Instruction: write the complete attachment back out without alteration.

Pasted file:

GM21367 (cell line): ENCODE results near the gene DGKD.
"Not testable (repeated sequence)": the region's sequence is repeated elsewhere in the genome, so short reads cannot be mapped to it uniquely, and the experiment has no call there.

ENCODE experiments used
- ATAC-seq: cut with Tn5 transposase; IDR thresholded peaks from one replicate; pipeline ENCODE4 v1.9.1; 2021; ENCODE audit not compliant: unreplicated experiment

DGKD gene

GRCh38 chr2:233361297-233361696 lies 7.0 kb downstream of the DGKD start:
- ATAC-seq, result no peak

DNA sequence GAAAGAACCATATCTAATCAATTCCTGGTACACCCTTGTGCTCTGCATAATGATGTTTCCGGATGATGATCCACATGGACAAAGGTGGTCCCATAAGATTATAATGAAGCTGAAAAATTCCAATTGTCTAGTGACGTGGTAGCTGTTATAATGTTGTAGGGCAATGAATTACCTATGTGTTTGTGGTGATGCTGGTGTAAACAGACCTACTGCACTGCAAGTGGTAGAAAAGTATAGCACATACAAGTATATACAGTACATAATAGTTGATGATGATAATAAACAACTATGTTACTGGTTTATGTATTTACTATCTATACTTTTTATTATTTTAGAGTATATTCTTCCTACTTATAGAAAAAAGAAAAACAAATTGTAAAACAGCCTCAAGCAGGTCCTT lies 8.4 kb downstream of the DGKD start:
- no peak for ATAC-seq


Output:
GM21367 (cell line): ENCODE results near the gene DGKD.
"Not testable (repeated sequence)": the region's sequence is repeated elsewhere in the genome, so short reads cannot be mapped to it uniquely, and the experiment has no call there.

ENCODE experiments used
- ATAC-seq: cut with Tn5 transposase; IDR thresholded peaks from one replicate; pipeline ENCODE4 v1.9.1; 2021; ENCODE audit not compliant: unreplicated experiment

DGKD gene

GRCh38 chr2:233361297-233361696 lies 7.0 kb downstream of the DGKD start:
- ATAC-seq, result no peak

DNA sequence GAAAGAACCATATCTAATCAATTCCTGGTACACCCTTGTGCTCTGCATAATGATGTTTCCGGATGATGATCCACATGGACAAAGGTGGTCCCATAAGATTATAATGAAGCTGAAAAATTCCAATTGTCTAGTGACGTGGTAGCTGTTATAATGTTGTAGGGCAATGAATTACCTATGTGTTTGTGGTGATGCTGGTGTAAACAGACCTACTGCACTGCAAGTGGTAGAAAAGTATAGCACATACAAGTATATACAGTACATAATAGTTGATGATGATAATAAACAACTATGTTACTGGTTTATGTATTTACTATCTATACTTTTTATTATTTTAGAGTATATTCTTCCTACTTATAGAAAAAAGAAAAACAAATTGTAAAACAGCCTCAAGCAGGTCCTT lies 8.4 kb downstream of the DGKD start:
- no peak for ATAC-seq